Thursday, July 8, 2010

A Visit to the Abattoir

Jay Rayner, participating in Fodder's "On the Hoof" program... where customer/students go with a butcher to choose a cow and subsequently learn how to break it down... makes a visit to the abattoir:
Ah yes, the knotty business of slaughter. I have long been a vociferous carnivore, and yet I have never witnessed the end of an animal I am going to eat. This has always struck me as wrong. In print I have never shied away from the realities of eating meat, argued that we need to escape the notion of it as something portioned and tight-packaged under cellophane. In practice I have avoided that reality. And so, as part of On the Hoof – very much a voluntary part – I will also be going to the abattoir to see the animal I have chosen being killed.
This is a contradiction in my own life... though granted I'm not a famous food writer... that I often think about when looking at meat "portioned and tight-packaged under cellophane." I do believe that there is a value in seeing, say, a porterhouse when it's still inside a "rusty-brown coloured, 13-month-old Limousin cow, dark of eye and furry of coat"... and to watch the process of slaughter and butchery... to see if I still saw meat the same way afterwards. Not to ruin any suspense... and if you eat meat I think you would do yourself a service to go read his description of the process and look at the pictures (some blood, but not terribly graphic) before continuing... but Jay Rayner at least, claims to feel exactly the same about meat as before he entered the slaughterhouse... and in a subsequent blog post offers up this question:
I asked Christine Thompson, who with her husband David had raised this herd, whether everybody should be forced to make the connection between animal and carcass. No, she said, because it might put people off eating meat and that was not in their commercial interests. Fair enough.

So then, do you think if you had to witness the death of an animal it would put you off meat eating? More to the point, do you think anybody who chooses to eat animals should be forced, as I have done, to witness what goes on in a slaughterhouse?
I suspect that if I visited some of the factory farms where meat I've grabbed off the shelf, without any consideration of provenance, came from... I'd be put off that for good. Suggesting strongly that I should be paying a lot more attention to whether meat I consume is humanely raised... than I have been. I make an effort, but the closest Supermarket to me does not have a large selection of such products... and convenience has won out a fair bit. However, I don't think the slaughter itself would particularly bother me. I'm sure it would be unpleasant, but I doubt it would change my opinions much unless it seemed to me that there was a lot more suffering involved than I've seen described.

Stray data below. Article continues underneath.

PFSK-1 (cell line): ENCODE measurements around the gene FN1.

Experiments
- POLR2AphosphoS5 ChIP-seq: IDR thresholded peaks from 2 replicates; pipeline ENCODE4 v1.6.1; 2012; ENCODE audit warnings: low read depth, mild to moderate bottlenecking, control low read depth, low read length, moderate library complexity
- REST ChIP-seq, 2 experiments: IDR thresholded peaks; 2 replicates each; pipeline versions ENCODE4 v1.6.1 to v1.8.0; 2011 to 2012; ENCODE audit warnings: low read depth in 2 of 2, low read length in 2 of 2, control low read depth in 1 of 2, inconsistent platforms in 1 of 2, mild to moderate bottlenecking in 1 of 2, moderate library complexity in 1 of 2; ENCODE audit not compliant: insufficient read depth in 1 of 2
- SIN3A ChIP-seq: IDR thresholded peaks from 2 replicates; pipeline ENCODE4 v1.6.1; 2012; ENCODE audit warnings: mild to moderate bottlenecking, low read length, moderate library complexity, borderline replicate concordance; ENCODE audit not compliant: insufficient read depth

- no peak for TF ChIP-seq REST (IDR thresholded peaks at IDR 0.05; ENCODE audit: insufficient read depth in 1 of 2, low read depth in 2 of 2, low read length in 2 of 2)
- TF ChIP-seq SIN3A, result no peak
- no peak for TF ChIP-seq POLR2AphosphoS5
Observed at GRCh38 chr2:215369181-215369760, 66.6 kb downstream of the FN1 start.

Now should people be forced to visit a slaughterhouse? It sounds like a Simpsons episode... and I wonder how far you can take it... should you be forced to use the bolt gun? Learn the proper jugular slitting technique so the cow's blood drains out most effectively? A slaughterhouse visitation requirement for meat consumption is obviously unrealistic regardless (some quick math suggests it would take nearly 40 years of 24 hour 7 days a week visits to get the US population an hour in one of our 900 slaughterhouses)... but it seems to me there should probably be more opportunities for people to learn about that side of things. To me, even just seeing the sides of beef hanging... still very recognizable as having once been animals... would be an important step for most folks... and that could simply be accomplished by having more visible butchery in the Supermarket. Visits to farms to meet the animals would be even better, and maybe even convince a few people that they don't want to eat the cute cow. But I don't see there being much justification to force people to watch their food die first, simply because we hope it will upset them enough to become vegetarians.

Ultimately I don't think it's the slaughter itself that matters, but that the animals have a good life leading up to a humane death... and that we are more cognizant of that, than actually seeing the blood drain as some sort of meat eating hazing ritual.

photo by Flickr user Jaydot used under a Creative Commons license

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